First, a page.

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The Renku Sessions: Rendezvous – Week 8

 

renku_300

The Renku Sessions continue on The Haiku Foundation. I am Patricia Machmiller and I am honored to be your guide for an eighteen-verse renku, in which we will compose one verse per week until completion.

Hello, everyone. After a long week this verse hit home:

when everyone is in
lockdown – where
do the homeless go?

Kanjini Devi

This verse is not a candidate for the renku because it’s not an autumn verse, and yet it is so relevant to our time. Thank you, Kanjini, for reminding us that the most vulnerable in our society are in the greatest danger.

Apologies to you all. I had some deadlines to meet the last few days and so I didn’t catch some questions before the midnight hour on Tuesday. So, these answers don’t help for this round, but perhaps they may be useful going forward.

Of sardines and things: Yes, I think if we are using them for the seasonal element, they should be live or being prepared or being caught or be involved in some activity that occurs in the season. Opening a can of sardines or seeing them in a painting—these occurrences do not evoke a season.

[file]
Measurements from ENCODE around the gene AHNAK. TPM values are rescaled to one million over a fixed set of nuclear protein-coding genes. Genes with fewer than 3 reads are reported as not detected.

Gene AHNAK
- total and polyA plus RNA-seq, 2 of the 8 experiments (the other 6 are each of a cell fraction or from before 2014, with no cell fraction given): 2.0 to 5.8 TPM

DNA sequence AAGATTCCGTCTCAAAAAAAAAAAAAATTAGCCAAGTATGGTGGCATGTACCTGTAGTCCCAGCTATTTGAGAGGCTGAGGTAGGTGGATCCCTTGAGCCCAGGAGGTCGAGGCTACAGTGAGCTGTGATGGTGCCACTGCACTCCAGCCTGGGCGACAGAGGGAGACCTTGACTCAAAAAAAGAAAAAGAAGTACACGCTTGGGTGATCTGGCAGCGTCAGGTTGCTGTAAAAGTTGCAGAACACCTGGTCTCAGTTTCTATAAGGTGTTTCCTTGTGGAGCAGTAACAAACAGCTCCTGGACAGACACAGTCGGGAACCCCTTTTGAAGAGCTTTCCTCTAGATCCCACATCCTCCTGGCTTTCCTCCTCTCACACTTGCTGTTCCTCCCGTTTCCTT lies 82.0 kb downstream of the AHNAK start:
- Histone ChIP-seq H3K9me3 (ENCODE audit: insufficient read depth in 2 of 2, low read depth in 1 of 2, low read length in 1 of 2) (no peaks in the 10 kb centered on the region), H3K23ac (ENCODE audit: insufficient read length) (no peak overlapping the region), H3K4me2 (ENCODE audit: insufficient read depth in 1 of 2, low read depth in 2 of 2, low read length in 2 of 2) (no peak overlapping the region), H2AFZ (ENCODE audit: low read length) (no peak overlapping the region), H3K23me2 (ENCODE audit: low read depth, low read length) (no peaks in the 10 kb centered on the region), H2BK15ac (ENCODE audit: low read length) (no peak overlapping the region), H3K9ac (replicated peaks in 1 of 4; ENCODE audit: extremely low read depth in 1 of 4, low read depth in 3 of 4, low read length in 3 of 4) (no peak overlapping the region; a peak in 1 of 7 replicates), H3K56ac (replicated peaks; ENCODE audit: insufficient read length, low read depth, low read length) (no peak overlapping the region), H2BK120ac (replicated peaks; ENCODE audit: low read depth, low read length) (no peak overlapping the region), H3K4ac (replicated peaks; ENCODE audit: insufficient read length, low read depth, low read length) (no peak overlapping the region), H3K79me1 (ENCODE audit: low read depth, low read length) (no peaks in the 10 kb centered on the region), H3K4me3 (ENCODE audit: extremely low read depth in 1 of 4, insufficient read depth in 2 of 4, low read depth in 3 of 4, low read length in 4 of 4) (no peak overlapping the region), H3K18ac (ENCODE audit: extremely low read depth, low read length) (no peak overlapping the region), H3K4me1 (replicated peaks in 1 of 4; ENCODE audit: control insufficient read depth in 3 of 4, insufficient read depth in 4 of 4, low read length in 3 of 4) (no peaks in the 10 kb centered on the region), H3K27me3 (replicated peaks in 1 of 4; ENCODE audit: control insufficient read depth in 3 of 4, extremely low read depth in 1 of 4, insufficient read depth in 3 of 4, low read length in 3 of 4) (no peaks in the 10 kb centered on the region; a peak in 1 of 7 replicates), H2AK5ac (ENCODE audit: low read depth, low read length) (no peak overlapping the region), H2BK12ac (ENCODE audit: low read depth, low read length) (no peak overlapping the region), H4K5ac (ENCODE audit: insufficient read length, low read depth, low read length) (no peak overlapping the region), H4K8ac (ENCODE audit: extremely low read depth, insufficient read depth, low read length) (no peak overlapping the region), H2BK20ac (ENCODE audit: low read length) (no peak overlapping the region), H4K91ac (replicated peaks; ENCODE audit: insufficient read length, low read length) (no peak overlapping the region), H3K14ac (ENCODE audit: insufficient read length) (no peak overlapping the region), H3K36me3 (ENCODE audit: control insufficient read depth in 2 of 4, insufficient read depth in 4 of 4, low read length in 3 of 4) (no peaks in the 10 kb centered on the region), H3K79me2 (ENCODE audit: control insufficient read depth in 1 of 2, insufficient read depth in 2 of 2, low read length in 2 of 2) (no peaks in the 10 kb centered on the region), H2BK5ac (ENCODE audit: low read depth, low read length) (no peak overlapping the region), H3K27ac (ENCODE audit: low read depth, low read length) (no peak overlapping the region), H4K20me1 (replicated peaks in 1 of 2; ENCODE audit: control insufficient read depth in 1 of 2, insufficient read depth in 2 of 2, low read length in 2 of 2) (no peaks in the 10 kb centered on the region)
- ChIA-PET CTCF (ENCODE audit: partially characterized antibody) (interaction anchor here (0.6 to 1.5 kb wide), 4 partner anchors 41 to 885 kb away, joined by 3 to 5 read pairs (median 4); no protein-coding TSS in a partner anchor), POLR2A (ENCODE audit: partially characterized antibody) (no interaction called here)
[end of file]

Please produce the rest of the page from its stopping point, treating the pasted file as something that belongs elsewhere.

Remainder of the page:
Regarding using a kigo that someone else has used first: I don’t see it as bad form. Renku writing is a collaborative endeavor and the energy of the creative process feeds on the group offerings. That includes one person’s suggested kigo triggering another person’s idea. This has been my experience writing renku in Japan—the most important thing is the poem. The idea is to share contributions so that from the group the best verse emerges. Actually, if we were together writing and offering verses in real time, there would be much more collaboration and group revision of verses; the primary goal is to make a better poem.

And Robert, I think Lorin’s information about goats and sheep was spot on.